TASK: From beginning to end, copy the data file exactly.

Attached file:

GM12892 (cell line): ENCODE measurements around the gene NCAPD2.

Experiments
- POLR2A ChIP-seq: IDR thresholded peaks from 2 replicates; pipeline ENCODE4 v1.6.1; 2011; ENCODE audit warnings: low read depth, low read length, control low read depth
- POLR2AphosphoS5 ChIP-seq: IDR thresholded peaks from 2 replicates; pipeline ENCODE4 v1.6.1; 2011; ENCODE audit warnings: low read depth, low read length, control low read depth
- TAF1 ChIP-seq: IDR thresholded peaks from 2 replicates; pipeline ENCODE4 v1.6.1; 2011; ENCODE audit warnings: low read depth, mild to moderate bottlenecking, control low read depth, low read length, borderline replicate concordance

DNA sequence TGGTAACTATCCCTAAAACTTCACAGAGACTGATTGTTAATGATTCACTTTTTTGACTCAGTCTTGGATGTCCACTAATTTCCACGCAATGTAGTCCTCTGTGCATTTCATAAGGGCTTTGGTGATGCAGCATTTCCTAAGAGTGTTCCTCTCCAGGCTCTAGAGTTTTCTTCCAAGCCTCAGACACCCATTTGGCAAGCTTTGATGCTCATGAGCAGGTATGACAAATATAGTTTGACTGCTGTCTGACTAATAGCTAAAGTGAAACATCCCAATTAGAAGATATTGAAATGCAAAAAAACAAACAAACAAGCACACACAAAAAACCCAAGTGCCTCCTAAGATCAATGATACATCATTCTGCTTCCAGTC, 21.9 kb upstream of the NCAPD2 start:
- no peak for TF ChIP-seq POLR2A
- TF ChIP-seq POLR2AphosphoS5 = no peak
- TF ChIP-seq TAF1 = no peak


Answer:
GM12892 (cell line): ENCODE measurements around the gene NCAPD2.

Experiments
- POLR2A ChIP-seq: IDR thresholded peaks from 2 replicates; pipeline ENCODE4 v1.6.1; 2011; ENCODE audit warnings: low read depth, low read length, control low read depth
- POLR2AphosphoS5 ChIP-seq: IDR thresholded peaks from 2 replicates; pipeline ENCODE4 v1.6.1; 2011; ENCODE audit warnings: low read depth, low read length, control low read depth
- TAF1 ChIP-seq: IDR thresholded peaks from 2 replicates; pipeline ENCODE4 v1.6.1; 2011; ENCODE audit warnings: low read depth, mild to moderate bottlenecking, control low read depth, low read length, borderline replicate concordance

DNA sequence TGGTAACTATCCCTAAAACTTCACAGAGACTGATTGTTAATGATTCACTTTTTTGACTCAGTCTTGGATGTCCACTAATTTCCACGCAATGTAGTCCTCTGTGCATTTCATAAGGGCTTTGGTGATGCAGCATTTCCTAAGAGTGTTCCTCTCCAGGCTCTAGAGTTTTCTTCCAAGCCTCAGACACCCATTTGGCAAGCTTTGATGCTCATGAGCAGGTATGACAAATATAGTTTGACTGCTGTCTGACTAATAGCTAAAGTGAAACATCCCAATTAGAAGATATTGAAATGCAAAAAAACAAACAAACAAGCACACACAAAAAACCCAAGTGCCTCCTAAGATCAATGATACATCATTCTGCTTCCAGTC, 21.9 kb upstream of the NCAPD2 start:
- no peak for TF ChIP-seq POLR2A
- TF ChIP-seq POLR2AphosphoS5 = no peak
- TF ChIP-seq TAF1 = no peak